Where did Earth get its abundant water? Was it really delivered by asteroids and comets? New evidence from Mars supports a different idea — that our planet has had its water all along, no impacts required.
As the only planet we know of with abundant oceans of liquid water on its surface, scientists have invested considerable effort into figuring out exactly where Earth’s water originated. We know that there’s water locked up in asteroids and comets. At the same time, we also know that Earth suffered heavy bombardment from these objects shortly after it formed over 4.5 billion years ago. Suggesting that there could be a possible link between these two facts isn’t too much of a stretch.
Still, it’s not the only hypothesis that’s been considered.
“There are two hypotheses about the emergence of water. One is that it arrives on planets by accident, when asteroids containing water collide with the planet in question. The other hypothesis is that water emerges in connection with the formation of the planet,” said Martin Bizzarro, from the University of Copenhagen’s Centre for Star and Planet Formation, said in a press release.
Bizzarro is co-author of a new study led by Zhengbin Deng, an assistant professor at the Centre for Star and Planet Formation, which carefully examined the mineral structure of an ancient Mars meteorite known as NWA 7533 (aka “Black Beauty”). The research team’s conclusions suggest that the second hypothesis — where water is simply a natural byproduct of planet formation — may be the correct one.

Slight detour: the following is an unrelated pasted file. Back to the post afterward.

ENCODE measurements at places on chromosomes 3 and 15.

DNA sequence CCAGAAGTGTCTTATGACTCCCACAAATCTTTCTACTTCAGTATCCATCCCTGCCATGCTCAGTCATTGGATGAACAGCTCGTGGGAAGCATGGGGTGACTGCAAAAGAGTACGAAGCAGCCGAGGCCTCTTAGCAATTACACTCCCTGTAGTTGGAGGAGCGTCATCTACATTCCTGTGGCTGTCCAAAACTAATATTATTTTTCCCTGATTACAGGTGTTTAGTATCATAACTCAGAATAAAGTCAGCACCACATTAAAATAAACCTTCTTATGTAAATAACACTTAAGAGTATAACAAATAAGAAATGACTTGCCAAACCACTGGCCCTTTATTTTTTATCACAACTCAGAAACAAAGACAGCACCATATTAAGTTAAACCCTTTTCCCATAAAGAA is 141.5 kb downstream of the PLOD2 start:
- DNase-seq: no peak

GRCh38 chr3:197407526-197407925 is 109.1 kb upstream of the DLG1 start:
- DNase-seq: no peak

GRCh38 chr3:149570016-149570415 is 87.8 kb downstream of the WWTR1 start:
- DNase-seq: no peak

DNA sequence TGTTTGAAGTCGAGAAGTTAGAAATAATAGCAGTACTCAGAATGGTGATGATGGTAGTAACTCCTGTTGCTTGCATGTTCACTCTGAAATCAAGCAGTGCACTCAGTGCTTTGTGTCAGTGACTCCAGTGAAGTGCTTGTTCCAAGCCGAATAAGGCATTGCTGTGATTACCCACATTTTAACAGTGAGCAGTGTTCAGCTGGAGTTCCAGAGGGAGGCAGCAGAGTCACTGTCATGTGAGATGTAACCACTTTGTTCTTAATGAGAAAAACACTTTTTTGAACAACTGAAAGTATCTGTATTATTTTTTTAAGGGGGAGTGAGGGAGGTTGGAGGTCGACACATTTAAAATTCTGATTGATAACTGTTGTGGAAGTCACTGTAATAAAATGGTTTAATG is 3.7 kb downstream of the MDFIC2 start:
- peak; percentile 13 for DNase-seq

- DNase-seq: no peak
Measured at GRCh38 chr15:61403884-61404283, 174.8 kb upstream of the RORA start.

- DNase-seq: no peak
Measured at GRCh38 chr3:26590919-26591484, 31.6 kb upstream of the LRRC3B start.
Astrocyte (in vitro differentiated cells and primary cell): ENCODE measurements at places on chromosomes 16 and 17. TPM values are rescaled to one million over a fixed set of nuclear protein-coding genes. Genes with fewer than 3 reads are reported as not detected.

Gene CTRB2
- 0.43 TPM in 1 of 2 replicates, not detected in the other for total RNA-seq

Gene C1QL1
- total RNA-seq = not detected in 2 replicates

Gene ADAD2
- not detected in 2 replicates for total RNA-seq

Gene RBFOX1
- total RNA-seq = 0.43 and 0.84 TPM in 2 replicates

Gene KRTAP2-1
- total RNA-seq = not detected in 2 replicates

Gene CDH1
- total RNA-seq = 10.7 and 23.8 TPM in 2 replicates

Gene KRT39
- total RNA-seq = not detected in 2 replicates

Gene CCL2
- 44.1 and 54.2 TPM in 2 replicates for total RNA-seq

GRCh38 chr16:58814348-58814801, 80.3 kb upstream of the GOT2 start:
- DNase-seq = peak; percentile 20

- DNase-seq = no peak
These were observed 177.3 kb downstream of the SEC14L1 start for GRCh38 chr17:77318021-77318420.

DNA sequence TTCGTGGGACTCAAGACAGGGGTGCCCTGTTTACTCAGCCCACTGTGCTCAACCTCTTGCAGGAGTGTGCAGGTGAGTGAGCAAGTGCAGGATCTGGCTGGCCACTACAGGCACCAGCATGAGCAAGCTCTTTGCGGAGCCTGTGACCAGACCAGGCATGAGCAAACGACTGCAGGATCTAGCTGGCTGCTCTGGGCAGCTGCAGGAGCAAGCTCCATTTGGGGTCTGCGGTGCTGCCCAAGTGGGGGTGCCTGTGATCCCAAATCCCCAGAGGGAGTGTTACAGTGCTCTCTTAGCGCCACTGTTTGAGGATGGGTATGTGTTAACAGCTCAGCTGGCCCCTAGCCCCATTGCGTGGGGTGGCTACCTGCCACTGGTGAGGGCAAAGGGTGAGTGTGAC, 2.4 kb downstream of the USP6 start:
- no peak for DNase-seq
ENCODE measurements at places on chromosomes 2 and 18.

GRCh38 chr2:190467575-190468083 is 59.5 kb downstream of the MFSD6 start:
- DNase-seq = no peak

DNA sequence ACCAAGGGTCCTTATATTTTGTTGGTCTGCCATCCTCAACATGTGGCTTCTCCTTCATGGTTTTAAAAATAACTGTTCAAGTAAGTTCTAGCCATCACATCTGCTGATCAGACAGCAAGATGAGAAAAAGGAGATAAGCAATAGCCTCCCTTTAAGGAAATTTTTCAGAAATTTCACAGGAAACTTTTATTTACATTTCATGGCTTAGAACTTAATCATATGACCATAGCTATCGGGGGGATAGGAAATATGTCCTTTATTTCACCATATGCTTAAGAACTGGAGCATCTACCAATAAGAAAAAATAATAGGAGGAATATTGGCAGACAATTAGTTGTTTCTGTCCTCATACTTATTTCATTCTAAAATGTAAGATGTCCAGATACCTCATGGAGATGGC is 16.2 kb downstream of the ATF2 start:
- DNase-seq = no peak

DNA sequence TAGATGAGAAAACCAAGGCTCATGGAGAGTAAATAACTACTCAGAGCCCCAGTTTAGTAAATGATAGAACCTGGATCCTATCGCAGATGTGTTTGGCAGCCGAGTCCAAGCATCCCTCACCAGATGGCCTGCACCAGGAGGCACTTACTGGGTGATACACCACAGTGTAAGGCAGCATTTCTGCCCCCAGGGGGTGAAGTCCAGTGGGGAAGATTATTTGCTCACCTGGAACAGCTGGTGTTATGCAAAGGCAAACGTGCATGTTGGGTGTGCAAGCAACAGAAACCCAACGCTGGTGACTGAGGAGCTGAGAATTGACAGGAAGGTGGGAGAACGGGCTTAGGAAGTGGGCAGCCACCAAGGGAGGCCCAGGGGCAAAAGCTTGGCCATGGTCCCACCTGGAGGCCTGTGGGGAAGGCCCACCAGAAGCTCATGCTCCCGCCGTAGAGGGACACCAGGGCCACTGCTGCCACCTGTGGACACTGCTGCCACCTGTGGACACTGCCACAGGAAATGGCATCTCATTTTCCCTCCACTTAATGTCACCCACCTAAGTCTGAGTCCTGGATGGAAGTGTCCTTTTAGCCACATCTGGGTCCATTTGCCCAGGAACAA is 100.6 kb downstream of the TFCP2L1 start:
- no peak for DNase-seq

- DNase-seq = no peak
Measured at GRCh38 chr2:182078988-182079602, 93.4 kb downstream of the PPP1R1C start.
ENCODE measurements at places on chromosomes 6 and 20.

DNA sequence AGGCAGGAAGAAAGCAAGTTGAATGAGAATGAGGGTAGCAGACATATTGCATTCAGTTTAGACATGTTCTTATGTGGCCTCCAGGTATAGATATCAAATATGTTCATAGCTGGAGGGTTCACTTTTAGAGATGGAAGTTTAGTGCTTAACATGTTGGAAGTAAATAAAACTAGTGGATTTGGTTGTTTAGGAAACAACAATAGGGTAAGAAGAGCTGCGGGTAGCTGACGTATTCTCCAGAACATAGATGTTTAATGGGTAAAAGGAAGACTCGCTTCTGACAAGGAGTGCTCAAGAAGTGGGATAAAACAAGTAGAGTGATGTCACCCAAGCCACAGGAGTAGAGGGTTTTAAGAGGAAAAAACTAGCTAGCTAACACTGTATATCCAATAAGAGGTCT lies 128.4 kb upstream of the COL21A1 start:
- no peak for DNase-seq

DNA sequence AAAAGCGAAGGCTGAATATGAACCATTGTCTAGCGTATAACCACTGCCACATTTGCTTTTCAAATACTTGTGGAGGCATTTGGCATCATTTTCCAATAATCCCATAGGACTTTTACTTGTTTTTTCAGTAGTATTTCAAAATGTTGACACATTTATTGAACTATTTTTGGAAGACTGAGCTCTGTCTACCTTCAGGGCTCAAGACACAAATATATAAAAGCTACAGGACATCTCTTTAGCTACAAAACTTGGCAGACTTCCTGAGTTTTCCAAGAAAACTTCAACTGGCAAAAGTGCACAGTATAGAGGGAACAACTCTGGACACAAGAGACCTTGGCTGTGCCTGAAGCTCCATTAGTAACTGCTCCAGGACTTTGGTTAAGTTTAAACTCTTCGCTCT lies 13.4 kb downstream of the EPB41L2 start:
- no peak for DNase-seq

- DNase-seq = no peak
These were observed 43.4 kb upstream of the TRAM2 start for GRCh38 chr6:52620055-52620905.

Meteorite ‘Northwest Africa 7533’, discovered in Morocco in 2012, was found to be an ancient piece of the planet Mars, which was blasted into space by an immense impact before eventually crossing paths with Earth. Credit: University of Copenhagen/Deng et al.
Black Beauty was revealed to be an ancient piece of Mars after scientists examined gases trapped in bubbles inside the meteorite. Previous studies have also shown that this meteorite was ejected from the surface of Mars during an impact that took place around 4.4 billion years ago.
During their study of NWA 7533, Deng and his colleagues discovered signs that there was already water on Mars’s surface at the time of that impact.